In a recent post, David Linthicum asks “Can SOA governance technology be distracting?“. His answer is yes, and he offers the following sound advice:

First, only purchase SOA governance technology, if it’s indeed needed, after you have a complete semantic-, service-, and process-level understanding of the problem domain. Never before.

Amen to that. In my opinion, for all but the most mature and involved environments, the procurement of an SOA governance platform should be well down the list of priorities. I’d add to David’s list of things that need to be ‘worked out’ before you get that cheque book out:

  • What is your vision for governance itself? Do you want to adopt a ‘iron fist’ or ‘hand in glove’ approach? Is your registry going to be a mechanism for governing or a side effect of it?
  • Who’s going to populate it? Have you got your analysis, design and development processes sufficiently honed that your repository isn’t going to turn into a dumping ground of candidate services?
  • Have you actually got any services live yet? Governance is a whole lifecycle thing. Until you’ve worked out how you’re going to deploy and manage services in the production environment and demonstrated that this works, how do you know what capabilities your governance platform needs to offer?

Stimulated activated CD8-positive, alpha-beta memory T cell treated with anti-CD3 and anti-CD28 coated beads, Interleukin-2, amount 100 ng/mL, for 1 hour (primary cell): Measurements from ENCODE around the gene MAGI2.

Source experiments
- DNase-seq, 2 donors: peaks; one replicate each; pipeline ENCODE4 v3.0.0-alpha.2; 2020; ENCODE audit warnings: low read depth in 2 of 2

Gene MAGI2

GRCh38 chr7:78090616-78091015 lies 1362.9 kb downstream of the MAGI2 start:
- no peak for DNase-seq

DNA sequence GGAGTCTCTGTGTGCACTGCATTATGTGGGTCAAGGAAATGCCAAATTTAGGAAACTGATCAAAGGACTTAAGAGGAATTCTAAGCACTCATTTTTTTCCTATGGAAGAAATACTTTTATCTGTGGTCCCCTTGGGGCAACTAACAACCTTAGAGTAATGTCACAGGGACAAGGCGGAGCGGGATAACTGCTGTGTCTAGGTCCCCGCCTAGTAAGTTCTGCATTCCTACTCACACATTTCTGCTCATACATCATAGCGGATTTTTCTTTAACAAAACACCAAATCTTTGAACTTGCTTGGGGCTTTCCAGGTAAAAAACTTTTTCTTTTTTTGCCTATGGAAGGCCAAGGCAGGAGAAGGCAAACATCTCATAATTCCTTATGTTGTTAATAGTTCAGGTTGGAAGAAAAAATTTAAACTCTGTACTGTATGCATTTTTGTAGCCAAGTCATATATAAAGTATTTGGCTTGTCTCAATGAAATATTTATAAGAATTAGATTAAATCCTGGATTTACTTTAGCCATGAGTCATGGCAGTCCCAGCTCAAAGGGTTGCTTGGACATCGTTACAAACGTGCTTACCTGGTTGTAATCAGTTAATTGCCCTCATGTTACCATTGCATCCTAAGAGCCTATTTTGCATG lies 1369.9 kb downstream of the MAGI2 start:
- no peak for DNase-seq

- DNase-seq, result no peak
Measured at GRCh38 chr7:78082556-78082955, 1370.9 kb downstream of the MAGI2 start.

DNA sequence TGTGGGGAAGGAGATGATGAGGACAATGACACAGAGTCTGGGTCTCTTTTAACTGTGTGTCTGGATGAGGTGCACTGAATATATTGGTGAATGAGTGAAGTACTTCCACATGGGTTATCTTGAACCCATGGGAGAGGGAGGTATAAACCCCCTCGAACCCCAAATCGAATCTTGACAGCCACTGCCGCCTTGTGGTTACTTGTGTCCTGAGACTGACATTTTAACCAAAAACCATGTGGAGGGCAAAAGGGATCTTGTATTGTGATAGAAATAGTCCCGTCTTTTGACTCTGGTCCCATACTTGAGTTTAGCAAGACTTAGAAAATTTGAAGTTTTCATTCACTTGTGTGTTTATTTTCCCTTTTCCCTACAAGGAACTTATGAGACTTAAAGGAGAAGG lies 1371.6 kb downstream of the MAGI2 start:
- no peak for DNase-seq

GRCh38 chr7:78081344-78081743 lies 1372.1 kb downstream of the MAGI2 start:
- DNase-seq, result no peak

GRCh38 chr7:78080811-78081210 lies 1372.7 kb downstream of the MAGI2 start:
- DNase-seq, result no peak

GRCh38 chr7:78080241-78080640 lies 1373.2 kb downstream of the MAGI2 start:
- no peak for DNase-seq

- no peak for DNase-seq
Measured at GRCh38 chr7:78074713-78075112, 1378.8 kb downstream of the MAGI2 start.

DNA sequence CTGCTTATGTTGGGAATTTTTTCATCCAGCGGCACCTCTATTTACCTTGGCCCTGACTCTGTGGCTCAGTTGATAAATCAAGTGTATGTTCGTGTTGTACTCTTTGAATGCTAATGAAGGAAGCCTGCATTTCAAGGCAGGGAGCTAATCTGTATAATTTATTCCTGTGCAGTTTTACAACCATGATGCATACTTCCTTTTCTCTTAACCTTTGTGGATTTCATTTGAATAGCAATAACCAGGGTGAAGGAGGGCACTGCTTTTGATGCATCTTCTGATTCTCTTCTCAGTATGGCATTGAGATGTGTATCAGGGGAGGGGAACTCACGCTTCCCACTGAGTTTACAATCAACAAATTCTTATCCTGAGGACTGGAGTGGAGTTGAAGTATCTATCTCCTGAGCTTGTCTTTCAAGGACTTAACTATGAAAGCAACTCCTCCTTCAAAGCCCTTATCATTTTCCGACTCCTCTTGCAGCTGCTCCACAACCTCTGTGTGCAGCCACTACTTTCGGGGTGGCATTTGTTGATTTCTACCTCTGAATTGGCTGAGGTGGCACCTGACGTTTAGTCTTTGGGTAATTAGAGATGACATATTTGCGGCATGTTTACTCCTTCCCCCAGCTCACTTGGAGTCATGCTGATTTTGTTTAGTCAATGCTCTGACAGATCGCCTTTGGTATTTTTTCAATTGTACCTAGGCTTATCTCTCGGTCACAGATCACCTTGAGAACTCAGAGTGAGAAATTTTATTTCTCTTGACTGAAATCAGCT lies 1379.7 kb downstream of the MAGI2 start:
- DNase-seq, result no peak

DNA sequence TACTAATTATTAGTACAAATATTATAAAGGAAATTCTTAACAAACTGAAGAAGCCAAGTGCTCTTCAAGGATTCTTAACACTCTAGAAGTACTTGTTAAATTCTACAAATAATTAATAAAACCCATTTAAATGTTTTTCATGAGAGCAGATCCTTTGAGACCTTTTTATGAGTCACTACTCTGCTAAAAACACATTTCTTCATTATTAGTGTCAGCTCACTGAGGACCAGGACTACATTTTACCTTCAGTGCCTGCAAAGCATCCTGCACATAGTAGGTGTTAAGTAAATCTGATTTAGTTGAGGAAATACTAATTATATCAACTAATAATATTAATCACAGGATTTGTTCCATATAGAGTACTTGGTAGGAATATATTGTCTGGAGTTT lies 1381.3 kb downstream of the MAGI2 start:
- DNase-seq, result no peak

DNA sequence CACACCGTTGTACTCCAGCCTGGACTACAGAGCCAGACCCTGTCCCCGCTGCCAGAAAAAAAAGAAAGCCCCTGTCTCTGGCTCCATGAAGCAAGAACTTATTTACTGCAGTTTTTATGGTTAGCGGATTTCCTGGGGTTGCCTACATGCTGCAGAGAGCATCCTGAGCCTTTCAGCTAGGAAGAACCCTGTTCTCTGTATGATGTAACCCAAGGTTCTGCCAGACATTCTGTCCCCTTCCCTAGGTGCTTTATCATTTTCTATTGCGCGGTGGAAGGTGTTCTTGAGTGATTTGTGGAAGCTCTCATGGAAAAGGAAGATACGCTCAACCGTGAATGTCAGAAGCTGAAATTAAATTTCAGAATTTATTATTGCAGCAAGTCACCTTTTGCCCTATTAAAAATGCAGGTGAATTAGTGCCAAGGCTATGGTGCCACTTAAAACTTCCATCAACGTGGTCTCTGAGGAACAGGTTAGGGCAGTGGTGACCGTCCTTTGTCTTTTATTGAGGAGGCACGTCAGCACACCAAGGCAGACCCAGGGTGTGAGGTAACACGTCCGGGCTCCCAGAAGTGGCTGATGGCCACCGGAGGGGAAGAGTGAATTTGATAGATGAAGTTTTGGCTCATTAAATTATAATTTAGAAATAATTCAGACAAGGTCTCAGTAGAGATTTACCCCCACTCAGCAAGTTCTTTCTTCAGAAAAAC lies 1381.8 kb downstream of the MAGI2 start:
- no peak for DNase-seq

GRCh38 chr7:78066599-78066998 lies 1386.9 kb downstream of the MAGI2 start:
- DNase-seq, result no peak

• Most importantly: What are the use cases for your governance platform? Can you demonstrate that these use cases can’t be addressed using your existing tooling (even if that’s Microsoft Excel)? Be honest with yourself about when you’re likely to implement these use cases. If the answer is further than one year away, then for the time, you might be wise to forget them. There is little point in spending good money on runtime governance or automated deployment technology when in a year’s time you’ll be able to get more for less.

A lot of projects using SOA governance tools at the moment treat them as glorified databases. If that’s where you’re at, consider using something less specialised that allows you to evolve your ideas, understanding and schema before you commit to something that will make this innovation harder and more time consuming. When you’ve spent six to twelve months getting your ducks in a row, so to speak, you’ll be in a much better place to make decisions.

I’d really welcome stories from people about how they’ve implemented governance platforms in the past, whether they’re informal (e.g. Wikis, bugtrackers, spreadsheets) or formal (e.g. IBM Websphere Registry and Repository, CentraSite from Software AG): What did you implement? What worked? What didn’t? What would you do differently next time?

Robin’s rule – if you can’t easily grasp what a product does in 10 minutes of reading the datasheet, there’s a problem. This is currently case for me on the relatively new WebSphere Business Services Fabric. I understand all the words on the IBM web site, but it’s had to articulate in a snapshot what it all means.

It seems mainly like a packaging of all the bits from the WebSphere integration/BPM landscape that know and love such as Process Server, WID, Monitor, Modeller, WSRR, etc but there are some new bits thrown in such as a new Eclipse perspective for managing extensions stored in WSRR and other stuff.

Or I’m just dumb – for which I apologise.

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